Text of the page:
Rosemary oil smells great, but can it really help with hair loss? Learn about the science behind rosemary oil and how to apply it.
Hair loss concerns have led to the creation of numerous “hair loss” solutions, ranging from shampoos, scalp massagers, essential oils, and supplements.
And, with all of these hair loss product choices, it can be challenging to differentiate between what may have some benefit and what may not be worth using.
Rosemary is a common ingredient, or main component of some of these products, but just what does this fragrant herbal addition to dishes have to offer your hair?
Below, we will cover the potential benefits of rosemary for hair, go over any downsides to trying rosemary for hair loss, review the studies that we have so far, and give you a few ways to try out rosemary for hair loss, if you are so inclined.
Rosemary isn’t new to the world of alternative solutions, and this floral and somewhat peppery herb has been used for centuries for various ailments.
What we know about rosemary, is that it has a few beneficial properties: it may be anti-inflammatory, it may promote nerve growth, and it may boost healthy circulation by dilating blood vessels around the applied area.
There is no mention of hair in these benefits, but when you look deeper you may be able to imagine how this could be good for hair loss.
Inflammation is not good when it comes to your hair follicles, it may mean that they are irritated and may not have a healthy growth pattern, also healthy circulation is key to the proper function and quick growth of most things in your body -- including your hair. So, by cooling off inflammation and giving those hair follicles ample blood flow filled with oxygen and nutrients, this may be a functionality of why rosemary is purported to help with hair health and growth.
When we are talking about rosemary for hair loss, this is supposed to be a topical application to the scalp. For most people, there are no downsides to trying out rosemary on the scalp, and they should not experience any negative effects from giving it a try.
However, if you are especially prone to scalp irritation or have very sensitive skin, you may experience a local skin reaction like itching, burning, or stinging. This reaction should go away when you stop using the product or oil. Also, when using essential oils, you should know to always dilute them in a carrier oil. Most essential oils are extremely potent and may be 100% plant oils. This is too strong and may cause a skin reaction if not diluted.
So, if you want to try out rosemary on your scalp to see if your hair may benefit, there are likely no downsides. But, we also do not have a lot of data on concrete benefits for hair yet, so it may not help either.
One study had 100 participants experiencing androgenetic hair loss (male pattern and female pattern hair loss) to apply either rosemary oil or 2% Minoxidil (Rogaine active ingredient) once daily for 6 months. The participants had their hair count assessed at baseline, then at 3 months and 6 months.
The researchers found that there was no change in either group after 3 months of treatment, but after 6 months of treatment both groups had similarly improved hair counts. Also, the rosemary group had less scalp itching and irritation as compared to the Minoxidil group, even though they had similar hair improvements. This may suggest that rosemary oil may help with hair growth as much as 2% Minoxidil, and may have less scalp itchiness during the treatment. But, that consistency is key, and it should be used for at least 6 months to see significant improvements.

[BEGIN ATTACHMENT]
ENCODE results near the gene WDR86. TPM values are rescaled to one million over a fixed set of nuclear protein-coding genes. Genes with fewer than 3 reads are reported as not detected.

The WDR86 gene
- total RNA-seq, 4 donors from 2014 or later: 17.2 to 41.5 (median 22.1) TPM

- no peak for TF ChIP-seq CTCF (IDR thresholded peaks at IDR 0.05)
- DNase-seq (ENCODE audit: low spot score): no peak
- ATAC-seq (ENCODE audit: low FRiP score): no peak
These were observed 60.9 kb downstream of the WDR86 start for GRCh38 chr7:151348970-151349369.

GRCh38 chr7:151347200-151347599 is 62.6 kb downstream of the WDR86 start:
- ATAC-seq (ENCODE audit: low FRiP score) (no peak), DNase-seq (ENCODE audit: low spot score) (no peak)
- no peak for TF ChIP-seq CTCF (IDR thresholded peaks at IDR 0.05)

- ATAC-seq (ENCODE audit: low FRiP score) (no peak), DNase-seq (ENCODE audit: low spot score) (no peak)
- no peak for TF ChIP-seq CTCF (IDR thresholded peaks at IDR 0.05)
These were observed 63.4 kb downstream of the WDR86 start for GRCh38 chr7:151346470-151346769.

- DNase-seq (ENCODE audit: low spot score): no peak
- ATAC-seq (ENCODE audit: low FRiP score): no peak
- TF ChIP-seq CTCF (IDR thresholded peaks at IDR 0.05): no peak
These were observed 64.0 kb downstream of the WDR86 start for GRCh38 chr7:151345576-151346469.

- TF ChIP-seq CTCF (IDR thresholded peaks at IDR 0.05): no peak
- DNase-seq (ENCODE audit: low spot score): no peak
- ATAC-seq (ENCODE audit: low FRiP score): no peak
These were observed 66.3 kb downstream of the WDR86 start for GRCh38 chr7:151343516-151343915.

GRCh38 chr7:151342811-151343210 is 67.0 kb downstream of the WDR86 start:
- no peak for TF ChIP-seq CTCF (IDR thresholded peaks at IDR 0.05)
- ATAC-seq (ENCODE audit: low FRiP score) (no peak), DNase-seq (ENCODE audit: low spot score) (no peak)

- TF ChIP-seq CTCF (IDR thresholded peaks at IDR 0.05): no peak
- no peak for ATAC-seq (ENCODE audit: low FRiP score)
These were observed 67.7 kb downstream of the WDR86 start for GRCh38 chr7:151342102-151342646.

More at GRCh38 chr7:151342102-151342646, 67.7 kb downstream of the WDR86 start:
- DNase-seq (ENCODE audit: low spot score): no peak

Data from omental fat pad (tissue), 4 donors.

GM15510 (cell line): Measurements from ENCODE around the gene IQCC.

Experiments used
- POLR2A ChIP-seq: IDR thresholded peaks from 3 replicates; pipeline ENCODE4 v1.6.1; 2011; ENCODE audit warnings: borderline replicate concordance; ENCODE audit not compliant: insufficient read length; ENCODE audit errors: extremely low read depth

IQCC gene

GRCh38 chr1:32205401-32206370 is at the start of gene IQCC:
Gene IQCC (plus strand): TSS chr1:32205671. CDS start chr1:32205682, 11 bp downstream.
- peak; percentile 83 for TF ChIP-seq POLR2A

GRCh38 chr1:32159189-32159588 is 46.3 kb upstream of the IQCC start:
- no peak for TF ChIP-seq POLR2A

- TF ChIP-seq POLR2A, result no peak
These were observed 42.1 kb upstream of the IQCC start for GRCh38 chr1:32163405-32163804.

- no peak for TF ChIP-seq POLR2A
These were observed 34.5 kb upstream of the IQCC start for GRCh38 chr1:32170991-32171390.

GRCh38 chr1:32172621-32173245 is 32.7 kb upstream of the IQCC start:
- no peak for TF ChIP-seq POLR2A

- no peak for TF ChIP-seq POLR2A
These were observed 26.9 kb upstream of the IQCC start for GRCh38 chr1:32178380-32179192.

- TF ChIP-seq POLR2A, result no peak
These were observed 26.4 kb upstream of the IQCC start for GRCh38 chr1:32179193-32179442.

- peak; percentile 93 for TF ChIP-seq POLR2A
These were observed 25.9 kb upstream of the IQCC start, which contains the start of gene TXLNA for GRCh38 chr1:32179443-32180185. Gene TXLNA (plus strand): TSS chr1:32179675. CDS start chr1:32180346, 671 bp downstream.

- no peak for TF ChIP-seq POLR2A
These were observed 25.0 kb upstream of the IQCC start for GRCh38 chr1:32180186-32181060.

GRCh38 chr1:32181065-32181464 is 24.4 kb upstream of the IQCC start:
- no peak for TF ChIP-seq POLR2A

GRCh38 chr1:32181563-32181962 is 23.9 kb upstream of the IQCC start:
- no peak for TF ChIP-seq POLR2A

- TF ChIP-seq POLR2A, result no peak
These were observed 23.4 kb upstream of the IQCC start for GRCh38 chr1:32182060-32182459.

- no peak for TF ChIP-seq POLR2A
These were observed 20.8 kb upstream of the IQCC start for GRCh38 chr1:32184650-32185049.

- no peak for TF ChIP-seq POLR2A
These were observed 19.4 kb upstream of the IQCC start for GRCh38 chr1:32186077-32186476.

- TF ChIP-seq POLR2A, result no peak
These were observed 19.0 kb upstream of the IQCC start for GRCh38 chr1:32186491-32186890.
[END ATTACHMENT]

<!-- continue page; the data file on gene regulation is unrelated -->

Another study in mouse models induced testosterone-related hair loss in mice, and then applied rosemary topically to the mice to see if it helped with hair growth. The researchers found that the rosemary helped inhibit 5-alpha reductase, an enzyme that converts testosterone into DHT (a hormone that is a known culprit in male pattern hair loss). DHT reduction is the same mechanism that is used by FDA-approved hair loss agent, Finasteride, to help with male pattern hair loss. This study suggests that rosemary may act as a topical DHT reducer when applied topically, which may help reduce hormonally-related hair loss. The researchers also suggests that rosemary may help prevent the binding of DHT to the androgen receptors in hair follicles.
However, the current data on rosemary and hair benefits are not robust, and more larger-scale studies are needed to confirm these insights.
If you are interested in giving rosemary a try for your hair concerns, there aren’t really any downsides to giving it a whirl.
You can make a rosemary “tea” by putting rosemary into hot water and then letting it infuse while it cools, then rinsing your hair with it. You can also massage some rosemary oil diluted in a carrier oil into your scalp.
If you would rather have rosemary included in your current routine, you can find shampoos and conditioners which contain some rosemary already, or you can mix a few drops of diluted rosemary oil into your current shampoo or conditioner in your hand before using the products.
Rosemary may be a good addition to a well-rounded hair care routine if you are concerned about hair loss. But, it may not work for you, or not have enough of a difference to reach your goals.
At Strut Health, you can have a free online consultation with our U.S. licensed doctors to see if prescription hair loss medications containing ingredients like Minoxidil, Finasteride, or Dutasteride are a good option for you.
If you are a good fit for treatment, your medication can be shipped to your front door with our free shipping. If you have any questions or concerns during your treatment, our staff and doctors will be standing by for free unlimited follow-ups.